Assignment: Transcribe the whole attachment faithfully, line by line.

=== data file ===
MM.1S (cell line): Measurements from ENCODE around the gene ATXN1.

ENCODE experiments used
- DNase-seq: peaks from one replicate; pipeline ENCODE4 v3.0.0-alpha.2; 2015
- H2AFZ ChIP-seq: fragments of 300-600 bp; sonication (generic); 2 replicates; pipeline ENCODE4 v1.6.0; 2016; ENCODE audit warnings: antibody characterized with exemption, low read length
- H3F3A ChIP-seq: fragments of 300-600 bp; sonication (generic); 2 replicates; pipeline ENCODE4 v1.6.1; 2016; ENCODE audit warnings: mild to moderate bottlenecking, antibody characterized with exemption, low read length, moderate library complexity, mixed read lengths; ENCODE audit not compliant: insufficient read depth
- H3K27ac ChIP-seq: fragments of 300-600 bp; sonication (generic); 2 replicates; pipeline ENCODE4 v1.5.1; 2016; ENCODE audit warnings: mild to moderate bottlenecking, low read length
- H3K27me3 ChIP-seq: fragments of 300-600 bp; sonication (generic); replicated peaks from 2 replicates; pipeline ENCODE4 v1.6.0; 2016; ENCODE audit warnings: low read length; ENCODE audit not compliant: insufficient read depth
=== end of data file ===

MM.1S (cell line): Measurements from ENCODE around the gene ATXN1.

ENCODE experiments used
- DNase-seq: peaks from one replicate; pipeline ENCODE4 v3.0.0-alpha.2; 2015
- H2AFZ ChIP-seq: fragments of 300-600 bp; sonication (generic); 2 replicates; pipeline ENCODE4 v1.6.0; 2016; ENCODE audit warnings: antibody characterized with exemption, low read length
- H3F3A ChIP-seq: fragments of 300-600 bp; sonication (generic); 2 replicates; pipeline ENCODE4 v1.6.1; 2016; ENCODE audit warnings: mild to moderate bottlenecking, antibody characterized with exemption, low read length, moderate library complexity, mixed read lengths; ENCODE audit not compliant: insufficient read depth
- H3K27ac ChIP-seq: fragments of 300-600 bp; sonication (generic); 2 replicates; pipeline ENCODE4 v1.5.1; 2016; ENCODE audit warnings: mild to moderate bottlenecking, low read length
- H3K27me3 ChIP-seq: fragments of 300-600 bp; sonication (generic); replicated peaks from 2 replicates; pipeline ENCODE4 v1.6.0; 2016; ENCODE audit warnings: low read length; ENCODE audit not compliant: insufficient read depth